Today's conference focus will be on the role of PRT as a general trafficing alternative.
Will grab some breakfast now, and head for the sessions.
By the way. One thing which has surprised me positively is the overall analytical approach to traffic and PRTs. In many presentations (at least Frost & Sullivan and 2GetThere), it has been emphasized that PRT's are promising in certain areas but they are no one-does-it-all solution that will transform all traffic on Earth.
I absolute agree. It is about a (rather simple, actually) complementary service to existing modes of traffic. It will change the world, but so have the modes that came before it.
Pioneer Martin Lowson (the man behind the ULTra) had a very enlightening slide on this, showing the following traffic modes on a timeline (as to when their construction in UK had occurred):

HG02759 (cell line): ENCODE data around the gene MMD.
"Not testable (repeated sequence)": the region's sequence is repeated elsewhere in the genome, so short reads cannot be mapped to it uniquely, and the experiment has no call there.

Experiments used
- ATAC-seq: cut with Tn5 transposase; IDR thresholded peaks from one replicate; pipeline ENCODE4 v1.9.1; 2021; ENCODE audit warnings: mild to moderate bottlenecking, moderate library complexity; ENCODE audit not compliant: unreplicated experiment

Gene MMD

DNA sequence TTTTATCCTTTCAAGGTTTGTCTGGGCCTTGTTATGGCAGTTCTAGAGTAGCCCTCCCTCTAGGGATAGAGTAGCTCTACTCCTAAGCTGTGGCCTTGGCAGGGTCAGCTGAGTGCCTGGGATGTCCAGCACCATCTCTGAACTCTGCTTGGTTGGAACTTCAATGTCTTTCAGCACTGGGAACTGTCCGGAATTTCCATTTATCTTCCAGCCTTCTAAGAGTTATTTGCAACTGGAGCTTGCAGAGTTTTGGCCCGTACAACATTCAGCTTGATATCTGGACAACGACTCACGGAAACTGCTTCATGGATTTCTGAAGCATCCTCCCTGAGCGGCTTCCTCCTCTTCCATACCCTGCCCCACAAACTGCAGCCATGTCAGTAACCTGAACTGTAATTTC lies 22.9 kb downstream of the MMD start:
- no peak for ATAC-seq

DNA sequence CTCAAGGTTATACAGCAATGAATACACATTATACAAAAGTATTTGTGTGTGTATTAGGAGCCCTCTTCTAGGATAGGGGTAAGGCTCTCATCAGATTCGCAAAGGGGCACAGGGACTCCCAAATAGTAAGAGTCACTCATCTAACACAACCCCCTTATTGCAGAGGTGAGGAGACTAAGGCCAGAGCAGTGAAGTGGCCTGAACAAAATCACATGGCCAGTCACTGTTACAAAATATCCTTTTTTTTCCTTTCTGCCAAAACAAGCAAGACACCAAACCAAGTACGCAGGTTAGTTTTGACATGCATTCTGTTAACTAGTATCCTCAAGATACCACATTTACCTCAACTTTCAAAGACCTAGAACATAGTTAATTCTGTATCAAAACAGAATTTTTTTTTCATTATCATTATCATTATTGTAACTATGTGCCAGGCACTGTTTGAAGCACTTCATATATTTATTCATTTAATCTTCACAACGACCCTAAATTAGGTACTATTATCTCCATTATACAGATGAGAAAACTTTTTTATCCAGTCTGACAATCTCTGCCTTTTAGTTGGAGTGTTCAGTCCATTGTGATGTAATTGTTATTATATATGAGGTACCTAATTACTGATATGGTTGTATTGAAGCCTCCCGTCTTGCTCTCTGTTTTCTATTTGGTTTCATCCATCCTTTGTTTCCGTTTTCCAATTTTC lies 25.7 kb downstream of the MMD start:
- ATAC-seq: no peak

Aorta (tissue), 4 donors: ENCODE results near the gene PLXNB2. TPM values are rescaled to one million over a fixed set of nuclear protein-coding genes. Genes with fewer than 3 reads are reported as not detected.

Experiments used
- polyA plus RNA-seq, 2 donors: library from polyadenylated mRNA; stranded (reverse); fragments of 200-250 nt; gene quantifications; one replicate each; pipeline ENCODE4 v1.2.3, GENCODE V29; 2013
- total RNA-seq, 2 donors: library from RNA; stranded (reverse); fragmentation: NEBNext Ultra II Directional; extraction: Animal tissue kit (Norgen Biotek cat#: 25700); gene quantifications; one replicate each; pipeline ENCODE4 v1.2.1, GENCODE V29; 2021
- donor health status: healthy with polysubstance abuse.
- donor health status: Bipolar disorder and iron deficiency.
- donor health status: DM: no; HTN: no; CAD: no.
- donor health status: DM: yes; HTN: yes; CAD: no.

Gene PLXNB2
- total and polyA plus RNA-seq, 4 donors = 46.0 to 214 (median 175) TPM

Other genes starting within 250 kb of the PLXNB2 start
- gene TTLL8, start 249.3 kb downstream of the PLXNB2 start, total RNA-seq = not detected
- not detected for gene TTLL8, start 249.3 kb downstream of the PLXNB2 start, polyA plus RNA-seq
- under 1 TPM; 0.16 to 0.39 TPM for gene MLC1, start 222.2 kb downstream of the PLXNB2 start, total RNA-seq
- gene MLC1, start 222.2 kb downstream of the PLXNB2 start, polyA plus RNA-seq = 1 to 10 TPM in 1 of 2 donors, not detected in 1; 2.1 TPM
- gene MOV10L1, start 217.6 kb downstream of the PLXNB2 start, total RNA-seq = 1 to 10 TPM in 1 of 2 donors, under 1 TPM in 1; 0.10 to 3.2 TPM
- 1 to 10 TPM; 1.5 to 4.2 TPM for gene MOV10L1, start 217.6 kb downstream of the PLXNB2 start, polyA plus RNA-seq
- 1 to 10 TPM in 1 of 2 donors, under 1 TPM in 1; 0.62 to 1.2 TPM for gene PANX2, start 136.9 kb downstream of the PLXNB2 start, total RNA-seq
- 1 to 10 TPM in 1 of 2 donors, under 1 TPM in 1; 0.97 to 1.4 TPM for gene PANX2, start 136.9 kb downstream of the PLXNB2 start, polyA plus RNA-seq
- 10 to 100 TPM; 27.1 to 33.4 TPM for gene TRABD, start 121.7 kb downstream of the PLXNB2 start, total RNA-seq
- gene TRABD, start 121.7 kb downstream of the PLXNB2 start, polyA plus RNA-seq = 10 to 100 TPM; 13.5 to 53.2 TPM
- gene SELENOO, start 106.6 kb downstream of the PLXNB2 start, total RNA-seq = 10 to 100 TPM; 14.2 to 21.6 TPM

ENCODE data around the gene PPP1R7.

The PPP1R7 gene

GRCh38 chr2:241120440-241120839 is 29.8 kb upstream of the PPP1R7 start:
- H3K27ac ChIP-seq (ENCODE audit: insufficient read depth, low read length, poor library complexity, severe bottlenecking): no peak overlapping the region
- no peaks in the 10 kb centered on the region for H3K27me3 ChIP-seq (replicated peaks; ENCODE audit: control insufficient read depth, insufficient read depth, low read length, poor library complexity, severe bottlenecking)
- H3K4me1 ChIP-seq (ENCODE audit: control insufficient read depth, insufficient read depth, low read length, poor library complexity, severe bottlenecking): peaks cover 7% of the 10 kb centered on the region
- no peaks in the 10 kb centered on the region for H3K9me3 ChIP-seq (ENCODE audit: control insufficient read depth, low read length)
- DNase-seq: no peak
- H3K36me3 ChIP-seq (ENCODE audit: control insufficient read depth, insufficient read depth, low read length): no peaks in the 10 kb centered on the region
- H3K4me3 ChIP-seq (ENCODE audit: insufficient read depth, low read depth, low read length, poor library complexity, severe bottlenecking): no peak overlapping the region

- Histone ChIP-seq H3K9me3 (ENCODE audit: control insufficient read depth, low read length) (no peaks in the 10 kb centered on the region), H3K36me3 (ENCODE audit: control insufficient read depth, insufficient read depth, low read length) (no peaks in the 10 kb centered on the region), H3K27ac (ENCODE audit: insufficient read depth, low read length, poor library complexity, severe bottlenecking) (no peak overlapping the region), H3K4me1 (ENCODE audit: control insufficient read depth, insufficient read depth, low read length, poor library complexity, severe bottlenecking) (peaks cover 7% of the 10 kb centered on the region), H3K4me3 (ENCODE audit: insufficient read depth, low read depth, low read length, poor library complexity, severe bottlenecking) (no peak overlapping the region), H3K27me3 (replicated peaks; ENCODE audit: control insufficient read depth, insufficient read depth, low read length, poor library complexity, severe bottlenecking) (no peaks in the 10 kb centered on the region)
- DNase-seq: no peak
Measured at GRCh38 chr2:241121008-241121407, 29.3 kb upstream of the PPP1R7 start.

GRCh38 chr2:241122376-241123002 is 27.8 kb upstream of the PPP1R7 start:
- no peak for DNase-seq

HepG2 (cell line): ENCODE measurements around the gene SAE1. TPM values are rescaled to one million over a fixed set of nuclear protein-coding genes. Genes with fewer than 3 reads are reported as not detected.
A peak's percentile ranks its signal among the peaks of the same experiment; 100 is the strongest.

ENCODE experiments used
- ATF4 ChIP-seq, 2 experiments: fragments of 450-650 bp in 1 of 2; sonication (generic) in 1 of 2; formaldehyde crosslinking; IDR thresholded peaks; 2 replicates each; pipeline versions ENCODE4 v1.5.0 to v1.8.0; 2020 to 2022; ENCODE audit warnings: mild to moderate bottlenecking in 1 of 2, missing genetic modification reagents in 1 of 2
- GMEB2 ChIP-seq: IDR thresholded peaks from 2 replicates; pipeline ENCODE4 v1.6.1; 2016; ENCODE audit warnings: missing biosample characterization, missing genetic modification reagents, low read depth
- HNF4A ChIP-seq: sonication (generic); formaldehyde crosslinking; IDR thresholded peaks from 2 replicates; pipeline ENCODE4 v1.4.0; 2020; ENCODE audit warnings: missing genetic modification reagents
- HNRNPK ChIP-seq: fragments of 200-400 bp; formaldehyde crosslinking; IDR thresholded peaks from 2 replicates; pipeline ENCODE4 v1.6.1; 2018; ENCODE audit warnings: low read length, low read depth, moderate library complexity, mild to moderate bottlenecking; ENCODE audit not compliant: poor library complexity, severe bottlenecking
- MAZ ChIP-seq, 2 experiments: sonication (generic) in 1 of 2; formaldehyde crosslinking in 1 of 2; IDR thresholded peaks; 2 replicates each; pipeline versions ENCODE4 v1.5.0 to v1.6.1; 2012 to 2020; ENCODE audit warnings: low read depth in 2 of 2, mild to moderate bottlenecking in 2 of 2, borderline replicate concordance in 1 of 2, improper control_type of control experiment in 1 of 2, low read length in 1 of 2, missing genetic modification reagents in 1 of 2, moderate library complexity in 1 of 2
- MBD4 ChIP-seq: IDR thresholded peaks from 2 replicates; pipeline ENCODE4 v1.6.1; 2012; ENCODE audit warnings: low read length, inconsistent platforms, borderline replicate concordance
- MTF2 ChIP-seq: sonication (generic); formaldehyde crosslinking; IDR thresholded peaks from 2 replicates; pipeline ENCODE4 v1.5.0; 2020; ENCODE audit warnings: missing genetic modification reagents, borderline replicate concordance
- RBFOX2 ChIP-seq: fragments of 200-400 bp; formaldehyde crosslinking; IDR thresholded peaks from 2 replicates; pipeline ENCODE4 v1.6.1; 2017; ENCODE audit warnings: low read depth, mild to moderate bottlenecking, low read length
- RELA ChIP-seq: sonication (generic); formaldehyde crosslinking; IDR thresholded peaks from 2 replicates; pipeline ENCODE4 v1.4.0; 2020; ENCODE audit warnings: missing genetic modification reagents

- water channels (ca. 1700)
- railroads (1800's)
- regular car-ready roads (early 1900's to 1960's, most of them)
- motorways (peaks in 1960-1980 I think)
The timeline shows a clear pattern, and he had even placed the inventions leading to the next wave on the timeline. They seemed to be at the peaks of the earlier modes. Like steam engine was invented at the peak of the channel building.
His point was that we _already_ have the next mode of traffic invented (whatever that is). And that the usage of that mode won't go well together with the earlier mode (motorways). It will get a wave of its own, and transform the society just like the earlier waves have done.
I will ask Martin for that slide. It really tells it far better than I tried here. :)